If you have a laid back, disorganized personality, then caregiving may make you become a more organized person. Whether this is a positive or a negative change in your personality will totally depend on you. Being a caregiver is a difficult, tedious job that often involves a lot of organization. Caregivers may have to suddenly take care of their loved one’s entire life, including their medical history, their appointments and their finances. If you are not organized at all, then you may struggle with your job as a caregiver, but with a little bit of organization, you can be great at your job and have a lot less stress in your life.
If you are not organized and do not know where to start, then you may want to implement a folder organization system. Start a folder for each aspect of your loved one’s life. Financial folders, medical folders, and household folders are a few of the folders that you may need to create. Then, place all of the appropriate documents in each of these folders and go through them often in order to purge old documents and ensure you are aware of new documents. This system should help you get into a rhythm and keep your loved one’s life in order.
Are you a timid person? If so, then caregiving may make you a more assertive and forceful person. Caregiving is a difficult job that may require you to be assertive with a lot of different people. The most important person that you must learn to be more assertive with is the person whom you are caring for. Telling your ailing parent that they must take their medications, use the restroom, or go to the doctor can be a challenge, but if you are assertive, then you may be able to complete this task easier.
Knowing that your loved one needs a certain routine in order to get better may allow you to become more assertive. If you understand that your loved one needs to follow a certain routine each day, then you will not want to deter from that routine that often. Knowing that your loved one is depending on you to be their advocate in the outside world, will give you the motivation you need in order to become more assertive. You will have to learn to cope with medical experts, social workers and financial officers that you may never have had to deal with in your own life. By talking to all of these people, you can learn to be less timid and more assertive.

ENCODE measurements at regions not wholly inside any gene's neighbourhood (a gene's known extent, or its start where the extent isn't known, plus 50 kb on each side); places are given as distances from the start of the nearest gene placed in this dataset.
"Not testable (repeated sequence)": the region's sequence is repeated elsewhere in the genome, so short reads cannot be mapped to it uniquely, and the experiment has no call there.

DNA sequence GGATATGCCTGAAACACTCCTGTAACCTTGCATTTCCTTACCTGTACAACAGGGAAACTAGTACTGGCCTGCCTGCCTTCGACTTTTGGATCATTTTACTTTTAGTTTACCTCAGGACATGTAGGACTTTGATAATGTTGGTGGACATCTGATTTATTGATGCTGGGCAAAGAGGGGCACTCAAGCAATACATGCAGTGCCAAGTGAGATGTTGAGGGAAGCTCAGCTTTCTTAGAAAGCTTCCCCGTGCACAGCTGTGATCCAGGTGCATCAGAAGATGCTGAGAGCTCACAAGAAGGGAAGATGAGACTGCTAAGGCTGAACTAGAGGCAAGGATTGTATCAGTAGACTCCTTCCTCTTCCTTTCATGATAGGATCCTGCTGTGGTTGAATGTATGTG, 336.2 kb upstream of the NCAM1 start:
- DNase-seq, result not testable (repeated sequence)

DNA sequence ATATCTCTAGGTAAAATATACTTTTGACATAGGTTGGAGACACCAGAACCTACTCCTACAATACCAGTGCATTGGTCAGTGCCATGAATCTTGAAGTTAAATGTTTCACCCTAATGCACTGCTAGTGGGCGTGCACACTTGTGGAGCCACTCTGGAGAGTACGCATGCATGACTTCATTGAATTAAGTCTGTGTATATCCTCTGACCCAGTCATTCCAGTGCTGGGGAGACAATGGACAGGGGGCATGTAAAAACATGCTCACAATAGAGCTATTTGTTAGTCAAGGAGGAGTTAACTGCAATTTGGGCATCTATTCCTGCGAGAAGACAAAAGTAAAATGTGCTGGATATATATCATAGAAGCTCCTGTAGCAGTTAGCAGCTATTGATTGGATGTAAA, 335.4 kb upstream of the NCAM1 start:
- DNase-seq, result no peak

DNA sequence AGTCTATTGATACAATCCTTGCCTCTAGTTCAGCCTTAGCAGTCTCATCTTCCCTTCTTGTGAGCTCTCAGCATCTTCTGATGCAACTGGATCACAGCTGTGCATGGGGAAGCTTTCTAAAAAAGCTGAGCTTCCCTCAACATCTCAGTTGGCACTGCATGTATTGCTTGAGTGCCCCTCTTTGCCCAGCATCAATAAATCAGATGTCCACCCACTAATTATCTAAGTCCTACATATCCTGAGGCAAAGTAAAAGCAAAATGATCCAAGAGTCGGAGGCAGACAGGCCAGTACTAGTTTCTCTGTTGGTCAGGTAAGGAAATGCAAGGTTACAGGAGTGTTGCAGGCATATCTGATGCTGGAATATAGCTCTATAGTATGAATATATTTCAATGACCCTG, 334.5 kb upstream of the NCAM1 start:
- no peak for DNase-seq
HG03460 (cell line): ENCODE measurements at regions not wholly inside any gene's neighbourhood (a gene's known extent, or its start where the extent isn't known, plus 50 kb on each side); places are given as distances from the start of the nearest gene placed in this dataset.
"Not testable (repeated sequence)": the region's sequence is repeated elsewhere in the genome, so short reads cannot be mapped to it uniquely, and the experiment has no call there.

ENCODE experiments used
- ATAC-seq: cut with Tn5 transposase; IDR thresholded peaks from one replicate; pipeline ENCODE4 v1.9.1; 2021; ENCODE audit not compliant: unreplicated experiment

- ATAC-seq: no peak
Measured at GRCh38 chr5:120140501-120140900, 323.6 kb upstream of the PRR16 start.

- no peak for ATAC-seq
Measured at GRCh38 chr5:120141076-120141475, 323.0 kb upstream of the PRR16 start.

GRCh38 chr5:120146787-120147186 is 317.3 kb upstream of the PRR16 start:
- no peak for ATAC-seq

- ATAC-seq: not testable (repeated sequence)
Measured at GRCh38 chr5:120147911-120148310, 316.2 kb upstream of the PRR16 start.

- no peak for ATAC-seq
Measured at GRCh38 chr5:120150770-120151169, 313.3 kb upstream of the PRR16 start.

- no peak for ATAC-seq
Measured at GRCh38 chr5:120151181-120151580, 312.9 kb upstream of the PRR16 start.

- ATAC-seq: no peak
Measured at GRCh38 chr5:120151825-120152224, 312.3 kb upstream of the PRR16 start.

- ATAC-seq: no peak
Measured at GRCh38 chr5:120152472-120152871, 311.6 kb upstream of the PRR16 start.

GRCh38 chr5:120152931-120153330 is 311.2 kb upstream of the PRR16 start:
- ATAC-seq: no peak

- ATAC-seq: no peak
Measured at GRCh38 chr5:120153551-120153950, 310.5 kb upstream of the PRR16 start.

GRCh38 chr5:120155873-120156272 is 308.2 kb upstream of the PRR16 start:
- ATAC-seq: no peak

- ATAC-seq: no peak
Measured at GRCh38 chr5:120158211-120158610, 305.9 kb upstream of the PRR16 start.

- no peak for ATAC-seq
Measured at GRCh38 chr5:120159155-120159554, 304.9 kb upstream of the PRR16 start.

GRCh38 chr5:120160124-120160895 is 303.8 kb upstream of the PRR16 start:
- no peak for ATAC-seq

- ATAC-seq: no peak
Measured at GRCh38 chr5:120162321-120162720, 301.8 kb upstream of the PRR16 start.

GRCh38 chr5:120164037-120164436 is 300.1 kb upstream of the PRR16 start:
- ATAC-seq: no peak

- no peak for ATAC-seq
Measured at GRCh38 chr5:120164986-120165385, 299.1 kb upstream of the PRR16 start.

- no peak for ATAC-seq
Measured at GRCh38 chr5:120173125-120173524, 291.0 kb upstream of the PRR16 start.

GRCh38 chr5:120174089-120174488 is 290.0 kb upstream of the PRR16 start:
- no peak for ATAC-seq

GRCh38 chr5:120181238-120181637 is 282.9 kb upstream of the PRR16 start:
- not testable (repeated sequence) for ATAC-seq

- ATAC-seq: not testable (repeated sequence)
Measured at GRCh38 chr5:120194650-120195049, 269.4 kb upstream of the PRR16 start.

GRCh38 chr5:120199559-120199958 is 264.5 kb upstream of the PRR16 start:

Caregiving is a difficult, yet rewarding job that allows you to care for someone you love and help them through an illness. The job may require long hours, and be incredibly stressful at times, but it can also be very rewarding. If you are going to start a job as a caregiver, then you may want to be aware of certain personality changes that may occur through your job. These changes may be positive or negative, but they will impact your life. Embrace your newfound personality changes, and they may help you become a better caregiver.
Check the following articles on becoming a caregiver in our home care blog:
- Becoming a Caregiver for a Senior: What to Expect as a Family Caregiver
- Ways to Be a True Friend to a Family Caregiver
- Common Signs Indicating That Being a Caregiver is Not Right for You
- Tips for New Family Caregivers
- Balancing Elder Care with Other Relationships in Your Life